Bring on the funny in scenes and dialogue

Here’s a few ideas of what makes children laugh in no particular order:

  1. Food being thrown in a grown-ups face, especially if they are mid-sentence.
  2. Tripping up
  3. Standing on a plank so the other end hits the bad guy in the face.
  4. Children being really naughty, like spilling juice from a bottle onto someone’s head (what is it with me and heads)
  5. Consistency of a habit of a particular character – for example – I went to watch Cirque du Soleil last weekend and it was incredible. In between dramatic scenes, they had some clowns come on stage and do very simple yet funny tricks. Being knocked to the floor when you are bending over is a classic. They made very complicated moves look very easy. Each clown had a certain funny trait. Do each of your characters have individual funny traits? Do they roll their eyes, let rip, go red in the face, shake?
  6. Embarrassing situations are other ways to incorporate humour into a situation. Is there something that would embarrass your protagonist? Do you let them get embarrassed?

I should give you a scene from a book as an example, but forgive me for using a funny movie instead.

The kitchen scene where the baddies come in the house is hilarious! It is a classic adult fight with one difference that makes it okay for kids to watch and laugh at. Jackie Chan rather than doing classic martial arts moves (here I go again can I keep off the subject ;) ) uses things he finds in the kitchen to fight with. Well it has us all in stitches. Especially the two pans when he doesn’t just hit once he hits one side of the head then a leg then the other side it’s too funny and so original. Who would have thought these days that you could make such an original fight scene. My point is, take a classic event, like a fight scene and give it an unusual setting with unusual weapons. You can do this with any kind of scene if you think outside the box.

Let’s brainstorm:

Situation: Kid is playing in a park when bad guys turn up.

He could be:

  1. swinging on a swing and swing right over booting them in the head.
  2. coming down the slide and as bad guy tries to grab him boy ducks and slides between bad guy’s legs and runs off.
  3. on the roundabout and fling his legs out so he hits them all as he swings around.

I could go on but you get my point.

I never thought I’d ever say what I said on Sunday:

“Hannah stop throwing oranges!”

As soon as I said it I thought it was hilarious. Do you have any lines like that in your ms? You could alternatively say: ‘Put the oranges down” “That’s enough orange tossing”

Well I hope I’ve given you all some ideas of how to make scenes and dialogue funny. How do you bring on the funny?

12 thoughts on “Bring on the funny in scenes and dialogue

  1. Fruit can be lethal. Remember the Monty Python banana self defense skit? Kids should never be given fruit, or at the very least should be well supervised when handling such dangerous goods.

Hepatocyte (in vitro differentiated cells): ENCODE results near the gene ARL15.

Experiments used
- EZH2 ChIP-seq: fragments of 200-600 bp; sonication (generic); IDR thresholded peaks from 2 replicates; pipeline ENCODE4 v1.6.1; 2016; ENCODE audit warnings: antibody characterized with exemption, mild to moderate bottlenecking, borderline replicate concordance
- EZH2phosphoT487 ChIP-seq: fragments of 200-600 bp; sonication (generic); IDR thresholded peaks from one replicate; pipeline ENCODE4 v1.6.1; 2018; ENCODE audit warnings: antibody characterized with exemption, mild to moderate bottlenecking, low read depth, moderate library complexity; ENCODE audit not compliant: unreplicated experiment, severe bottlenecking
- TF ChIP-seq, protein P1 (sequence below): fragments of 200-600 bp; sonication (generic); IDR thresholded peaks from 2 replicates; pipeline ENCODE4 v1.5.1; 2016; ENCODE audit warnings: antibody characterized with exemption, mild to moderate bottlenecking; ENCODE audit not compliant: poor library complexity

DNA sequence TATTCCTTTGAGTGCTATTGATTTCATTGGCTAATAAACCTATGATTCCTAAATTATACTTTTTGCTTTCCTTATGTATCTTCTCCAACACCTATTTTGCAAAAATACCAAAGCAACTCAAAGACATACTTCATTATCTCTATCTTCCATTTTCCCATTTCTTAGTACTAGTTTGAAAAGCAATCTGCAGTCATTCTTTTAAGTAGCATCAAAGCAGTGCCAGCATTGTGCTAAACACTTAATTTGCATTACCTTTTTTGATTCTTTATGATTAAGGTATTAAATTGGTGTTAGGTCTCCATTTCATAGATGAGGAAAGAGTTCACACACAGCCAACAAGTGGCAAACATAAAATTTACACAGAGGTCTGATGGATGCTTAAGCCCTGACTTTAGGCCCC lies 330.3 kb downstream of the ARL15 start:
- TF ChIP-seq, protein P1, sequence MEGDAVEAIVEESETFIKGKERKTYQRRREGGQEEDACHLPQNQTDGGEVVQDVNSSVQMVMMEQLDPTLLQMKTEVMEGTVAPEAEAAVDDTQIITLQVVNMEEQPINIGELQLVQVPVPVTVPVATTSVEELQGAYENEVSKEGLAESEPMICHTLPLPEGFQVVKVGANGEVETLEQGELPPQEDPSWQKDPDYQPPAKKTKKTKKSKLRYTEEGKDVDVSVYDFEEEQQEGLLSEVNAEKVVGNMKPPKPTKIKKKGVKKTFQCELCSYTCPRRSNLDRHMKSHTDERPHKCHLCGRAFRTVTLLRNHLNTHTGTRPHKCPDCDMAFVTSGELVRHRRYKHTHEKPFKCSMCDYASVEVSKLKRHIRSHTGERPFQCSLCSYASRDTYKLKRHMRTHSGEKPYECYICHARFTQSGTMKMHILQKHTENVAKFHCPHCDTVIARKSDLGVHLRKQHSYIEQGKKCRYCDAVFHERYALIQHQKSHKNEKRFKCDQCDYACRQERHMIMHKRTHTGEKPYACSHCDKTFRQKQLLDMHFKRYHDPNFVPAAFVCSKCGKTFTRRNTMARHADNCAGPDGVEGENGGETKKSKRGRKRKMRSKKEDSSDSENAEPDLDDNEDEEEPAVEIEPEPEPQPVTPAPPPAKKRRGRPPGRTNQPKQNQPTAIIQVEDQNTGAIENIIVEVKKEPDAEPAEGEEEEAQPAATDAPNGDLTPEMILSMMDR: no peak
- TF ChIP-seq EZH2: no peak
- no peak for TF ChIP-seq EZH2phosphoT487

2. I read lots of weblogs lately and your own is one of the most effective. I like reading by way of you that obvious also too crafted. Your internet page goes right to my personal bookmarks. I acquired a couple of nice inspirational thoughts reading this.

  3. My preschoolers love the David Shannon books. Every year they crack up at the picture of little David running down the street naked.

    If I knew how to draw/illustrate, my PB would be this joke our 4-year-olds are obsessed with right now: Abracadabra, you’re a (insert animal). Them make funny pictures of a child turned into a (cow, moose, etc.).

  4. Great post! Recently I worried my MS was boring. A friend told me to add a goofy/funny/light-hearted type side-kick character, like the MC’s best friend or the love interest’s friend or the neighbor who just pops over from time to time. I’m off to write right now and I’ll keep humor and embarrassing my character in mind. Thanks, Christy

  5. Thanks for the help, Catherine! I so love the funny stuff. My kids particularly love slapstick and funny phrases like “Put down the orange!” We had a giggle fit in the car the other day at Panda Express when my 2 yo said, “NO CHOW MEIN!” Now that saying is a staple in our house. Spoken randomly, it’s always met with belly laughs.

  6. I’m still at the dabbling stage in writing fiction, but I want to share something I started doing recently. I am active on Facebook and have several young moms for friends. Quite often they tell funny things they did and quote the things they say. I started a Word file in which I copy and paste these posts into along with the name of the mom who posted it. This lets me go directly to that point in time on Facebook to review it again later along with the comments their friends made. I should have lots of fodder for stories over time.

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